“The values of these areas in architectural, cultural and tourism terms cannot be quantified only in dollars and cents.
“We were a little late, but fortunately we have retained enough of our history to remind ourselves and tourists of our past. We also set out to support these attractions by offering services of the highest standard.”
 
Ironically, Lee’s house could be one of the most important buildings in Singapore, in terms of its physical existence and its historical importance.
 
And he wasn’t all against its preservation, actually.
 
“If our children are unable to demolish the House as a result of any changes in the law, rules or regulations binding them,” Lee said in his will, “it is my wish that the House never be opened to others except my children, their families and descendants.”
 
One can only wonder why Lee would insist on such a condition.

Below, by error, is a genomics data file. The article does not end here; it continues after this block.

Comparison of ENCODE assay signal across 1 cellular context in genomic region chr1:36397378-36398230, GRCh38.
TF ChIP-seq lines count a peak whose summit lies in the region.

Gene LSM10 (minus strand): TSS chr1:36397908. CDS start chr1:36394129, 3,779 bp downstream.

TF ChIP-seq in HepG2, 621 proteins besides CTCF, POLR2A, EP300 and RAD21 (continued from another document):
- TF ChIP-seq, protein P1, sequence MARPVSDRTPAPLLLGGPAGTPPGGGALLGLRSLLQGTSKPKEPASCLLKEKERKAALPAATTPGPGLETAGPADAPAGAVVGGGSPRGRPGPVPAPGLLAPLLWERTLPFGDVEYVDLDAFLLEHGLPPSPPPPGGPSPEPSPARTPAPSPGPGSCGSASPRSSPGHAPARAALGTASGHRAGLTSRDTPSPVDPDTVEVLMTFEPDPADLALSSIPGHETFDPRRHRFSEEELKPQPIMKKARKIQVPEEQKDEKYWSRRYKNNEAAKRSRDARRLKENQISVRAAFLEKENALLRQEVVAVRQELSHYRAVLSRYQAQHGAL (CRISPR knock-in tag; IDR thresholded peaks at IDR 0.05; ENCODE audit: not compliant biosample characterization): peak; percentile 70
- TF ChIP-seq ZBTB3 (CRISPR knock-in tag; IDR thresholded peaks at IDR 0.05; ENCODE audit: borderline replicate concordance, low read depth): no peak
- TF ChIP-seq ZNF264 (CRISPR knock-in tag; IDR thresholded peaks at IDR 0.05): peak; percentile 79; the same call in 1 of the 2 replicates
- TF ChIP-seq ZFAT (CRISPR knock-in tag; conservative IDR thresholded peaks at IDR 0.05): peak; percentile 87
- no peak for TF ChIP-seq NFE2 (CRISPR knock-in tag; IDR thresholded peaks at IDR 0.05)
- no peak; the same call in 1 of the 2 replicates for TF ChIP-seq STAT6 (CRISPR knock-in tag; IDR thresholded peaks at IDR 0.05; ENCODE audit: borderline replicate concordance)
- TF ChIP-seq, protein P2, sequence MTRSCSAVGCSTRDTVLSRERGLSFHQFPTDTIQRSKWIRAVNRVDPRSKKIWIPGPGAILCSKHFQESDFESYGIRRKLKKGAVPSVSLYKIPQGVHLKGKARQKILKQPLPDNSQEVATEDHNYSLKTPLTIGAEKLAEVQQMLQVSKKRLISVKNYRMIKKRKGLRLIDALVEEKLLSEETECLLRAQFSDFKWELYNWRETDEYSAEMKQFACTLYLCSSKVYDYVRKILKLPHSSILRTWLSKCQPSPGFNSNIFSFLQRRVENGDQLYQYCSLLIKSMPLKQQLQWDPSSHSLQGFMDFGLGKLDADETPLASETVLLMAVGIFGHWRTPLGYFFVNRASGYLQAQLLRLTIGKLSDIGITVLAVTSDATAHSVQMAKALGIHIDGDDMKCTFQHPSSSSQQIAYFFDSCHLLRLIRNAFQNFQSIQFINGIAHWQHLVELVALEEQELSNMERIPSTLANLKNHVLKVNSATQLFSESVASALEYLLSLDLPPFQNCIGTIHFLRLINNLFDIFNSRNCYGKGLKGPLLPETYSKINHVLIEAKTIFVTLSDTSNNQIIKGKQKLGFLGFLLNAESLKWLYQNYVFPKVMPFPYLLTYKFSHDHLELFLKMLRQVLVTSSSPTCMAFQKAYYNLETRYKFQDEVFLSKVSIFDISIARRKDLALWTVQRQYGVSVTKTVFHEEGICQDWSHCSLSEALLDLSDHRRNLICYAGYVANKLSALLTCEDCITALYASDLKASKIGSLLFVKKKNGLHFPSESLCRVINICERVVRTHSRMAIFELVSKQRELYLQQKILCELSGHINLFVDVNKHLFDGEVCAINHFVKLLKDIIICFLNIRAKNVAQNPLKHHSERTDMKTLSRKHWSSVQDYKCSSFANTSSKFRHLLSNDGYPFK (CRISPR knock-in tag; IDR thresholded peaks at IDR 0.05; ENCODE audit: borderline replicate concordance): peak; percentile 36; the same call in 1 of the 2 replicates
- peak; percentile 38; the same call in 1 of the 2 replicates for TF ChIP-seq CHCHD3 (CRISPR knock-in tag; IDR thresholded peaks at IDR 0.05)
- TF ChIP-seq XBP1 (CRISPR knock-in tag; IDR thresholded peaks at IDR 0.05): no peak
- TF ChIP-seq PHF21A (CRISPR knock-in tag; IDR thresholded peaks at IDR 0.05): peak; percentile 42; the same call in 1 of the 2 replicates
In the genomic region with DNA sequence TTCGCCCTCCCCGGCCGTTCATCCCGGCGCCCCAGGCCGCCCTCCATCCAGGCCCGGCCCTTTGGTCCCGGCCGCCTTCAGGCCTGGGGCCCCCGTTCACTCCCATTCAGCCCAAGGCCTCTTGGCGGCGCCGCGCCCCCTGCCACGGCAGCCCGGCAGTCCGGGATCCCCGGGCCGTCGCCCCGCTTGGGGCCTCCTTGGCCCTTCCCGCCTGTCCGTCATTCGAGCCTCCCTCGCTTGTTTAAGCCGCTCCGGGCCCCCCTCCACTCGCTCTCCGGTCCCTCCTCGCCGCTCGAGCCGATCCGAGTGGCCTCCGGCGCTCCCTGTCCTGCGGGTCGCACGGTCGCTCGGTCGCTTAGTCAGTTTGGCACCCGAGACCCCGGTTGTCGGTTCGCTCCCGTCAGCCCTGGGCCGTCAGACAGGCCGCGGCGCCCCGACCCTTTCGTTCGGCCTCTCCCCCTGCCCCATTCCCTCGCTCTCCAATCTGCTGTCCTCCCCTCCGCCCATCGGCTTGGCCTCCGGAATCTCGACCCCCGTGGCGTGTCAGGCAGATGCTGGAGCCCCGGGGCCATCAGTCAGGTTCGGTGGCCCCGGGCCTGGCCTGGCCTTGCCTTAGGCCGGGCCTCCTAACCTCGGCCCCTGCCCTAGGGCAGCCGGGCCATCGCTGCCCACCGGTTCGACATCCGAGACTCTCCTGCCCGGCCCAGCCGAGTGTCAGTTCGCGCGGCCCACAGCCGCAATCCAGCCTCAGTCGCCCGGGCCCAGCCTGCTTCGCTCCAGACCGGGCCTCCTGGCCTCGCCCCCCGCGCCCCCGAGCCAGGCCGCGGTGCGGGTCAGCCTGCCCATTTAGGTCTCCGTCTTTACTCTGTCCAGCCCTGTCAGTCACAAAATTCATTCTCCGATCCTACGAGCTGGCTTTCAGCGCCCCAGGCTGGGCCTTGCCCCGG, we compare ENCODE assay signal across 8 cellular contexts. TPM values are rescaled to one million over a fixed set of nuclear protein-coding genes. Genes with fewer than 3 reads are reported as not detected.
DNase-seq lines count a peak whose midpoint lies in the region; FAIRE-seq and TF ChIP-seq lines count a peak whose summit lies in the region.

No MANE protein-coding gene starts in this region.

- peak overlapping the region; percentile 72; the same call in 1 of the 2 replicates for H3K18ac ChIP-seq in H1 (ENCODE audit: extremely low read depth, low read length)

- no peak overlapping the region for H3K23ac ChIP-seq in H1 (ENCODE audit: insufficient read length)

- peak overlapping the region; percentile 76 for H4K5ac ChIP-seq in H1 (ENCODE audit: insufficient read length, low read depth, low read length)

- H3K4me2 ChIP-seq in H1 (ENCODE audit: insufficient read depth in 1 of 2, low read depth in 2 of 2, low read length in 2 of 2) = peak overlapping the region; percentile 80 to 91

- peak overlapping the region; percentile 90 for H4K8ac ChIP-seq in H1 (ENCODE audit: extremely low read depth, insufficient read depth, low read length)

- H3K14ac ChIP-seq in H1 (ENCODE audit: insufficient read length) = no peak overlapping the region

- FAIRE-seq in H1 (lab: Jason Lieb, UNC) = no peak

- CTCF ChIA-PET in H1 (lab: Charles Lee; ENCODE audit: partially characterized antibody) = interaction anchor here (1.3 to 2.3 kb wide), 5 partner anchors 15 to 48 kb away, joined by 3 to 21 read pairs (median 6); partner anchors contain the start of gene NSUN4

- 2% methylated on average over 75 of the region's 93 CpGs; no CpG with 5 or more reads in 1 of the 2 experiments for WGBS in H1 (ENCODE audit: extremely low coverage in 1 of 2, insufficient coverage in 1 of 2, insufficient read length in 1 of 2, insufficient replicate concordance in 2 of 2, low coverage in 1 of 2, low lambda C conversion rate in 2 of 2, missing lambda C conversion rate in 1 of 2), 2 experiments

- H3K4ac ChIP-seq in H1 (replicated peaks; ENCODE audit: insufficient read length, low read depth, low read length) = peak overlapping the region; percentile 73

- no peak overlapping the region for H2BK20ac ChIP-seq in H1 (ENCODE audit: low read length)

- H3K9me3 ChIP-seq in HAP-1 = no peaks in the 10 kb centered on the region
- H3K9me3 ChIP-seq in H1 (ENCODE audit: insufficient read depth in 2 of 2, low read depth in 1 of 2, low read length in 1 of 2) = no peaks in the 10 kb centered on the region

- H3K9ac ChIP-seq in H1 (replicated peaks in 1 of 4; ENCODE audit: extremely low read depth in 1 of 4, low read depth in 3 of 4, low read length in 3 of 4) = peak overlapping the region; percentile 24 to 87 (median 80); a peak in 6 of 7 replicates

Perhaps he does not want to be an idol of worship, something which he had disavowed when he was alive. Or he does not want himself and/or his house of more 70 years – an intimate home which he shared with his wife and children – to be turned into a tourist attraction to be gawked at.
 
These reasons would be reasonable and understandable.
 
Still, the question remains: should his house be preserved?
 
There is every reason to do so.
 
Should it be accessible to the public?
 
Perhaps not at the moment, since Lee had just passed and it is only right that we observe and respect his wish.
 
Perhaps in the distant future, when enough time has passed, his future generation would decide to open it to the public. It is right to leave such a decision to Lee’s family.
 
But it should not be demolished because the history of the house, even as it belongs to Lee, also belongs to the nation.
 
Thus preserve the physical house, but allow future generation of Lee’s descendants to decide to open it to the public.
 
“We were a little late, but fortunately we have retained enough of our history to remind ourselves and tourists of our past.”